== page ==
OVNV Alumni: Richard Fitch
We’d like to give you the opportunity to get to know some of the fantastic talent that Old Vic New Voices has worked with over the years. We will be posting a series of profiles that will spotlight certain individuals who have worked with us in a variety of ways, from directing in the Old Vic New Voice’s Festival, to designing for our touring education play, to being a commissioned writer as a part of the TS Eliot commissions.
Meet… Richard Fitch, Director
Tell us a little bit about your background:
I’m 27, was born in Bedford and lived in Northamptonshire for most of my life. I trained as an actor for four years at the Liverpool Institute for Performing Arts and halfway through discovered that I preferred directing. When I graduated I started assisting wherever I could and I’m now trying to keep a healthy balance between being an assistant/associate/resident and directing my own stuff (as well as having a life!).
Tell us a little about what interests you about theatre:
I don’t for one minute think directing isn’t a real job, but it is a rarity nowadays to do something that you truly love and call it work, so I love that theatre allows people to do that. I also love that theatre is constantly pushing everyone involved (audience included) to be as inquisitive about the world we all live in as much as possible. We think we know so much but forget to learn so much more and theatre reminds me of that. Ultimately though, I love how much theatre allows you to connect with people from all walks of life and I pray this continues to be the case.
Tell us about the project/s that you have worked on with Old Vic New Voices?
I feel privileged to have worked with OVNV several times. My first project with them was on an American play called, A Kid Like Jake by Daniel Pearle. Daniel and I are still in contact and we are hoping to do the play in the UK next year (so if you’re rich, get in touch!). I also directed for the 24 Hour Plays, assisted the 24 Hour Celebrity Galas a few times and more recently directed for the OVNV New Writing Festival.
What advice would you give someone wanting to work with Old Vic New Voices?
Apply and apply again if you’re unsuccessful the first time. OVNV really cares about finding the right mix of people for every project, so whether you get the gig or not, you should always be safe in the knowledge that it’s not due to a judgment of your talent.
What has been your favourite part of working with Old Vic New Voices?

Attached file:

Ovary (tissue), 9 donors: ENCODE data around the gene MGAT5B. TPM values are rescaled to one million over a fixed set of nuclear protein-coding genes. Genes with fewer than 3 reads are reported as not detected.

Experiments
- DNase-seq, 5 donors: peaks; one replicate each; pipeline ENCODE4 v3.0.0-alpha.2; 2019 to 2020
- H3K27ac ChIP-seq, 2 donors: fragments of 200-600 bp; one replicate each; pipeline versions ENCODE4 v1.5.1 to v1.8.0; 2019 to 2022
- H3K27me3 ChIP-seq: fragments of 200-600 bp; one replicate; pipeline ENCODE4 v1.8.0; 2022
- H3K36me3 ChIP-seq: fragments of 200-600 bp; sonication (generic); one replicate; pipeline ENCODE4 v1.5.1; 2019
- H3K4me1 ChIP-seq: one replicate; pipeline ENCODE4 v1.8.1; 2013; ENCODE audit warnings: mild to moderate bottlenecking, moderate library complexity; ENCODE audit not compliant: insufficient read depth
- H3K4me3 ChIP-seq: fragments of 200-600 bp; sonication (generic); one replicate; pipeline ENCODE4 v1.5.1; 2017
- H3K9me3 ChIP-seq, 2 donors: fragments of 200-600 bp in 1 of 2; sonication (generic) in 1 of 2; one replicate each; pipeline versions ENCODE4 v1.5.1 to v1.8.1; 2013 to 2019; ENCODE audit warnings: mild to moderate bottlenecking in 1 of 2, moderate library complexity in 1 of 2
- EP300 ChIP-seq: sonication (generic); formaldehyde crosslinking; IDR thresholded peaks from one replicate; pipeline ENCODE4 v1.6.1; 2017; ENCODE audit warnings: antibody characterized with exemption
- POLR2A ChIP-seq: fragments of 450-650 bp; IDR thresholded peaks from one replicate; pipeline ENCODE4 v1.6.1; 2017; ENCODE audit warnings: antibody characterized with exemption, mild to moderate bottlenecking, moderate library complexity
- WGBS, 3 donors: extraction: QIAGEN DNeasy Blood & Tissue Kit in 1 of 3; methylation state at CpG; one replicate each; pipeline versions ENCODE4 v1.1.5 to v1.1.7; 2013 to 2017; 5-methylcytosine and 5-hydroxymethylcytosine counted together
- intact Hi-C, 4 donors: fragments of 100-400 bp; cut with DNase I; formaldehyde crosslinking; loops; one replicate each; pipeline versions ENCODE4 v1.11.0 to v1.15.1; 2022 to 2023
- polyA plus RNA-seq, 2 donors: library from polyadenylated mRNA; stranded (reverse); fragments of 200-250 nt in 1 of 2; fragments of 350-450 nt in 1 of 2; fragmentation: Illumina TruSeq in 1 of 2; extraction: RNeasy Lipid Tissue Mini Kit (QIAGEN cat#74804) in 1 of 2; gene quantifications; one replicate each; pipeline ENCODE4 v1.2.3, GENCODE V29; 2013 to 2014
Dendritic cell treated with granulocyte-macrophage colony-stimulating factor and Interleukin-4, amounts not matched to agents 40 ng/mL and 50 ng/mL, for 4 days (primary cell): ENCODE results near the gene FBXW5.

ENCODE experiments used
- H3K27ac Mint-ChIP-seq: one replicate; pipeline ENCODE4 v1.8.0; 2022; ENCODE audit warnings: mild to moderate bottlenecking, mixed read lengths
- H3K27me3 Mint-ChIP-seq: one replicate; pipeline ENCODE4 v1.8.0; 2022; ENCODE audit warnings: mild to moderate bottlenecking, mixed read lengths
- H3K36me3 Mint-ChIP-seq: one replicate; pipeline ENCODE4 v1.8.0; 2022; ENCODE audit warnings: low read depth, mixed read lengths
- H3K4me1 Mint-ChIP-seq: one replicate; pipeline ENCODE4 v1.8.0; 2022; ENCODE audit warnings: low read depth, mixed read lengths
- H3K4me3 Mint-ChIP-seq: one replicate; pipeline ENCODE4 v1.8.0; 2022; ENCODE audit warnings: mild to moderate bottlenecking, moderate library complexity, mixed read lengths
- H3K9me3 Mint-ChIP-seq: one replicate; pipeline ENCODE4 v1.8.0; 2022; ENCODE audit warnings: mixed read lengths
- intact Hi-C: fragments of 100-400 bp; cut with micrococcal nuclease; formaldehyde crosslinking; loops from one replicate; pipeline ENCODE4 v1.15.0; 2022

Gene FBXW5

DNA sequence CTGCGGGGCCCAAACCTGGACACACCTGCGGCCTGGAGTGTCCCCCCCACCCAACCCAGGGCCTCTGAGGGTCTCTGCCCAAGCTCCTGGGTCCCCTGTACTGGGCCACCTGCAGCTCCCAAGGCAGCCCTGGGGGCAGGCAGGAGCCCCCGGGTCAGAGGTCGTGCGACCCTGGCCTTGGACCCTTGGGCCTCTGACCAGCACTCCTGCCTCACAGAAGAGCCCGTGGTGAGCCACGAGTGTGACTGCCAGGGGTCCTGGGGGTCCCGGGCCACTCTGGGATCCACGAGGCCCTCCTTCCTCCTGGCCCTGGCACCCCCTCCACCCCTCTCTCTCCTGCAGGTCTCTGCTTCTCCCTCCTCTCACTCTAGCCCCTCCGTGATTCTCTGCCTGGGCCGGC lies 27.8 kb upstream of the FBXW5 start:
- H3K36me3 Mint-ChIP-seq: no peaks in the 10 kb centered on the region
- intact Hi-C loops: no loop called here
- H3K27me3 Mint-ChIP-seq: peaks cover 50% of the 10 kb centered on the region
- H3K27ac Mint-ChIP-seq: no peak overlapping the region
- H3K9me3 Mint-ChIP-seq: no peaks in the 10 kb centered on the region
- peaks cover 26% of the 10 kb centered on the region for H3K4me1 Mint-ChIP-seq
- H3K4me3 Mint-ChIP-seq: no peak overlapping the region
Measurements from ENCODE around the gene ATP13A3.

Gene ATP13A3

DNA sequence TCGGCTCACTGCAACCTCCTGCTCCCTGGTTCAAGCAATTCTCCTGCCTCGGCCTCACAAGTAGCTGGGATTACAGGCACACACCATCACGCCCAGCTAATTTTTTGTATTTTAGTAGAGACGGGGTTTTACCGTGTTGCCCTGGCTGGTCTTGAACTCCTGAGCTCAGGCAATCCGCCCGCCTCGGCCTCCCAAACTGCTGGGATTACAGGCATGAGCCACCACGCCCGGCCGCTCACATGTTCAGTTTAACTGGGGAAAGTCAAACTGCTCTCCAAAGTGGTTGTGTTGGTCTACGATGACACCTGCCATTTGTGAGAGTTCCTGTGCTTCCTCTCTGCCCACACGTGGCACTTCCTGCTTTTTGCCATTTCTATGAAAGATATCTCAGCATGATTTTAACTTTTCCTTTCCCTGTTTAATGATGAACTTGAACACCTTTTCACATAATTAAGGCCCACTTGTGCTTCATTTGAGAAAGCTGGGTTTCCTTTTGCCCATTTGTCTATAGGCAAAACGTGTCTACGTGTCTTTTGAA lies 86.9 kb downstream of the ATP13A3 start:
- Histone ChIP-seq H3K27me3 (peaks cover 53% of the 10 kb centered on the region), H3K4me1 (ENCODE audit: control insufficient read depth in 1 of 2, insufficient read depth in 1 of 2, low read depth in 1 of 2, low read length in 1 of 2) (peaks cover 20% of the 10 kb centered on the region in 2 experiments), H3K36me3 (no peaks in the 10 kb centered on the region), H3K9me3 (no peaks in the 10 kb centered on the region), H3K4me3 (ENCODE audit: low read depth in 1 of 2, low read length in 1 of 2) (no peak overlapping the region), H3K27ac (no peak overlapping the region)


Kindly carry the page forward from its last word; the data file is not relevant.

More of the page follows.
I think OVNV are brilliant at employing people that want to do the work and then continue the conversation long after the work is complete. This means that by the end of every project you have more industry comrades than when you started. It’s an organisation that really makes you feel like you have a purpose within the industry instead of merely ticking a box.
What has been the best thing to come out of working with Old Vic New Voices?
It sounds clich to say, but the friends and colleagues you make live way beyond an OVNV project. You just can’t say that about every job you do in this profession. Being a director in particular can be a lonely role (like a writer too). OVNV knocks that on the head. I wrote this coming from watching a show where sat behind me were two people I worked with at OVNV, for example. This is a regular occurrence and it’s always a pleasure to see OVNV chums (I hope it is for them too!)
What organisations/events/talks/people/theatres would you recommend for emerging artists to seek out?
My general rule is ‘as much and as many as possible’. I think the Young Vic Directors Network is an amazing thing for any director. The Kevin Spacey Foundation offers some crazily brilliant opportunities. Call me biased, but Jamie Lloyd’s Trafalgar Transformed seasons are always worth your money and you often get extra surprises and events too. The Almeida have been doing some ace Q&As since Rupert Goold took over. In terms of people, Daniel Raggett, Melanie Spencer and Jessica Edwards would be my ones to watch. And yes, they’ve all gained the odd OVNV badge too!
What do you know now that you wish youd known when you were first starting out?
Hopefully too much to list! But really the main thing I’ve tried to instil within myself is that plenty of people will always have an opinion about your career, so don’t worry about that. Just do the work you want to do. Focus on the work and the career will take care of itself. You can’t control how you’re perceived by others, so don’t do work that tries to mould those perceptions. Just do the work you love. Life’s too short to spend time doing stuff you feel like you need to tolerate just to get somewhere.
What are you working on right now?
I’m currently teaching at Mountview for a few weeks on their summer schools. I love it there and think it’s an exciting time to be a part of that school.
Which person in your industry are you particularly impressed by?
Not a particular person, but every single actor, particularly the ones that aren’t in constant work. No bullshit. I don’t know how they do it. Don’t get me wrong, I have dry spells too, but I think it’s somehow easier for a Director to take control. Actors are most often relying on being in the hands of someone else giving them a job.
What was the last thing you saw at the theatre?
The Oresteia at the Almeida.
It was revolutionary in how we tell stories, I think. It’s transferring to Trafalgar Studios, so there are no excuses. Go.
How can people find out more about you? (upcoming shows, twitter, website, band page, cooking channel)
I wish I had a cooking channel!! I can’t bring myself to plug my own website – especially because it’s basically blank! I do love a good tweet though (@Richard_Fitch) and will be hanging around the Menier for most of this year as Associate on Dinner with Saddam and then Funny Girl.